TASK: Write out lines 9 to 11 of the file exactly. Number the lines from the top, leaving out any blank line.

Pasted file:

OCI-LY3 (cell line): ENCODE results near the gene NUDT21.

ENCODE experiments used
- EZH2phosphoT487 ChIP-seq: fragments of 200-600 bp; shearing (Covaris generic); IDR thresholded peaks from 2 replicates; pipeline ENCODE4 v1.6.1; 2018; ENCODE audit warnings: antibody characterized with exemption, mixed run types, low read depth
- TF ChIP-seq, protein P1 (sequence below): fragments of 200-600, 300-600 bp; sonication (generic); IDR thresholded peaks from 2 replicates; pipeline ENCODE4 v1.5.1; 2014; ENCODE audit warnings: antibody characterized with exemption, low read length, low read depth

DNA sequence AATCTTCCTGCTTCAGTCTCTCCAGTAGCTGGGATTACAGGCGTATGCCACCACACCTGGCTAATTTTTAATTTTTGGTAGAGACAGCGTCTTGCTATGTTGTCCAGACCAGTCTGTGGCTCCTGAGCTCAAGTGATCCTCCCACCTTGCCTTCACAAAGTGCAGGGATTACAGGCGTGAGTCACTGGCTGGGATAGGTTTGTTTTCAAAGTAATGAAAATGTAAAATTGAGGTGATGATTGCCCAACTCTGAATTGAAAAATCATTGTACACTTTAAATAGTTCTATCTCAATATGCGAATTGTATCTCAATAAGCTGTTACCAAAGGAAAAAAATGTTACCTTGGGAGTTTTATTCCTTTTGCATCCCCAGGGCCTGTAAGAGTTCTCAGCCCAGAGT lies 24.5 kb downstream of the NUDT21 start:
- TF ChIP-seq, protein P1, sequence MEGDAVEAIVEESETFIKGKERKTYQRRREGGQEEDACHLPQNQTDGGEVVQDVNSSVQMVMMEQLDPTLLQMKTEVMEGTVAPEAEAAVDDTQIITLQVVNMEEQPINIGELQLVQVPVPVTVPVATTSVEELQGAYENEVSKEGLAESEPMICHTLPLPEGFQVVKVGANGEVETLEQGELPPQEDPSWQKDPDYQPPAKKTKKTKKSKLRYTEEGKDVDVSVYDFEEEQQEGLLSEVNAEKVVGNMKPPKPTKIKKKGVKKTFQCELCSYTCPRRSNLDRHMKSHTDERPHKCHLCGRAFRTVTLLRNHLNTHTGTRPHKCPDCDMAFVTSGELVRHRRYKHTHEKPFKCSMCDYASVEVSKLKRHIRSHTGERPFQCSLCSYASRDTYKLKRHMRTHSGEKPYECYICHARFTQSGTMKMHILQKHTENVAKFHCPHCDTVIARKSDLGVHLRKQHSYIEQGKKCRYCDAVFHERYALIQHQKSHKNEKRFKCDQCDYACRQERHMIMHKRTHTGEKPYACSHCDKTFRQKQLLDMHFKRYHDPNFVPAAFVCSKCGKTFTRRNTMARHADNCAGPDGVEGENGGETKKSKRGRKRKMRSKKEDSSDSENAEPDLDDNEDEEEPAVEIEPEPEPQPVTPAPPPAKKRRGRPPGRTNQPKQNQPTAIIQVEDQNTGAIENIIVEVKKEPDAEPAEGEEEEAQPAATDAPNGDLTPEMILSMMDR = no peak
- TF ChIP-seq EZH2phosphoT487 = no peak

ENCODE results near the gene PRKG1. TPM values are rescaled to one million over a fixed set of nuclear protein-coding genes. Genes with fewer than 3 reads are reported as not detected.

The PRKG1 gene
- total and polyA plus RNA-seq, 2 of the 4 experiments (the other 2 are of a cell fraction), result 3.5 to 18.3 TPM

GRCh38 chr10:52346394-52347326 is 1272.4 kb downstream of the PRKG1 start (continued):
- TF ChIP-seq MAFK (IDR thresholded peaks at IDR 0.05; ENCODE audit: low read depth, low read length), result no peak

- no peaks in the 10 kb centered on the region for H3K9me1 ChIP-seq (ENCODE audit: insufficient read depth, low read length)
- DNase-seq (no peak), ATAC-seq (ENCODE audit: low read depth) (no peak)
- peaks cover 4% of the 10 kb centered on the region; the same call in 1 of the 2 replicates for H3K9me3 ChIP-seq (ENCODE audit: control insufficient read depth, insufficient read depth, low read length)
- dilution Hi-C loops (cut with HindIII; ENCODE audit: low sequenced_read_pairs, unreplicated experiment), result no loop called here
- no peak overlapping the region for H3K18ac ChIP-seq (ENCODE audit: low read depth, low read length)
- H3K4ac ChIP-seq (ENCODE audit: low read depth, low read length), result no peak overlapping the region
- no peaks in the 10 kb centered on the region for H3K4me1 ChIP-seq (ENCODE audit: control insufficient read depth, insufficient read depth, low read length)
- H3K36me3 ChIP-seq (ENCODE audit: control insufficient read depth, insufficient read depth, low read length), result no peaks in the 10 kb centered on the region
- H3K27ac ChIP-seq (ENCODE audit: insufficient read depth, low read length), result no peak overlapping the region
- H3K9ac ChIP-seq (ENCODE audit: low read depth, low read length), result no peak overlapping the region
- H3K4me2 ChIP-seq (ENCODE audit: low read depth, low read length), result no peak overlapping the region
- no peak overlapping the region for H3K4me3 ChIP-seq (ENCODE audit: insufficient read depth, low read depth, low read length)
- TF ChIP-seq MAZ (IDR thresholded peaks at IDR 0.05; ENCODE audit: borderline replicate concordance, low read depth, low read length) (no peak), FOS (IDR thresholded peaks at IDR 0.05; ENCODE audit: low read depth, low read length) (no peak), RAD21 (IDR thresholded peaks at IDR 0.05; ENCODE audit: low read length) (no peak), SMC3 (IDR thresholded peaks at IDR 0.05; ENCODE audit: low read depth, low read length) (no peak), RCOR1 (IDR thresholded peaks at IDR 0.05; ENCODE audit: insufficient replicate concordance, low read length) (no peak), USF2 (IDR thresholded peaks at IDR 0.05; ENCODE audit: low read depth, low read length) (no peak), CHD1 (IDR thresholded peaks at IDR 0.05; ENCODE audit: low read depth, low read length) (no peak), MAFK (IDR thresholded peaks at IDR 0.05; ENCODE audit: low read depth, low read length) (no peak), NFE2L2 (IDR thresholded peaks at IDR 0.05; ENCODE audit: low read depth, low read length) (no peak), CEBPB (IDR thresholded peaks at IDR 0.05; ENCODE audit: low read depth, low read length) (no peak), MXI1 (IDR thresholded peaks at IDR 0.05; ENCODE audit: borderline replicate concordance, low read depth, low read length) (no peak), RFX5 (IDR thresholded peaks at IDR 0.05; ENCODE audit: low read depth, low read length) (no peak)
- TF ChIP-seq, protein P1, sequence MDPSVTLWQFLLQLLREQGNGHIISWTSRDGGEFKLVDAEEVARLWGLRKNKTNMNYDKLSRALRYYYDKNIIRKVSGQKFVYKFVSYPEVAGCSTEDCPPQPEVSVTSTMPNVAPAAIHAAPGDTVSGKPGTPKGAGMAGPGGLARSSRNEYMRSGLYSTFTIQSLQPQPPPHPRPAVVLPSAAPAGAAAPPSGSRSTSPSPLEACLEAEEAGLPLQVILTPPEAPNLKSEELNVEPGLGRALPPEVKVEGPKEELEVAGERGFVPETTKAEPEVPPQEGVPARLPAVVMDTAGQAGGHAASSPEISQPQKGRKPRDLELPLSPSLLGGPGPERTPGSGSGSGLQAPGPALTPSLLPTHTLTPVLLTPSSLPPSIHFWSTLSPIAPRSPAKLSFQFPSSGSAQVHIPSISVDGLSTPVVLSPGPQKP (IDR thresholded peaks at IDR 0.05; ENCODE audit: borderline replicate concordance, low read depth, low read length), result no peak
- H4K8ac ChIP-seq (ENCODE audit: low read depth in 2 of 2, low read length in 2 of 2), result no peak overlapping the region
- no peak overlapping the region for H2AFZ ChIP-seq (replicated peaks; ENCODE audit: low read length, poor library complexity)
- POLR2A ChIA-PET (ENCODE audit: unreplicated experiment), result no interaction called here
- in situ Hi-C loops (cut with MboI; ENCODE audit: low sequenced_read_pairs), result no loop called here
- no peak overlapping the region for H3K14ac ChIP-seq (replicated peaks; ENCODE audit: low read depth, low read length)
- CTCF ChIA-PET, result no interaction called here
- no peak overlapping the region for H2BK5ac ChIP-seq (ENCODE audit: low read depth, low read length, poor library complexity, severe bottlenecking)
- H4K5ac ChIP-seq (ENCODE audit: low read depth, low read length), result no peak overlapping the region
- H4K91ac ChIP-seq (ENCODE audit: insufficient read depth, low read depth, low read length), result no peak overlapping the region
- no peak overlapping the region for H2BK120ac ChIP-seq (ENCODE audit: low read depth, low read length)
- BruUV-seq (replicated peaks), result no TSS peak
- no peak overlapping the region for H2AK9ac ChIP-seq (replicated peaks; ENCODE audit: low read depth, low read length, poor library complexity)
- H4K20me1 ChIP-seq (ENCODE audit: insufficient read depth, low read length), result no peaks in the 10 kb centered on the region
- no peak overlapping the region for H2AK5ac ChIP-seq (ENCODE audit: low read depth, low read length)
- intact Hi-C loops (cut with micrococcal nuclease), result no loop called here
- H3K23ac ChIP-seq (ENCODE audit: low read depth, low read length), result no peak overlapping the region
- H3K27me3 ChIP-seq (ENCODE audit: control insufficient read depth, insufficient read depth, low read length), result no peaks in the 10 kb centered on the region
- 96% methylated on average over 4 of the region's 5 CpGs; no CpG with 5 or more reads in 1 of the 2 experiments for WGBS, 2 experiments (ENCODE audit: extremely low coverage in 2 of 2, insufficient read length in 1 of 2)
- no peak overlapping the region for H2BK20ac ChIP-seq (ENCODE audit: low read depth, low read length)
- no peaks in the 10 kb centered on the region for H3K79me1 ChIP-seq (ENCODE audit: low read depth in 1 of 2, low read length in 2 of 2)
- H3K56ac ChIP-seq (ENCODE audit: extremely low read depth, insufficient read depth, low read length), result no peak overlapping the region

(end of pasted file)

The PRKG1 gene
- total and polyA plus RNA-seq, 2 of the 4 experiments (the other 2 are of a cell fraction), result 3.5 to 18.3 TPM

GRCh38 chr10:52346394-52347326 is 1272.4 kb downstream of the PRKG1 start (continued):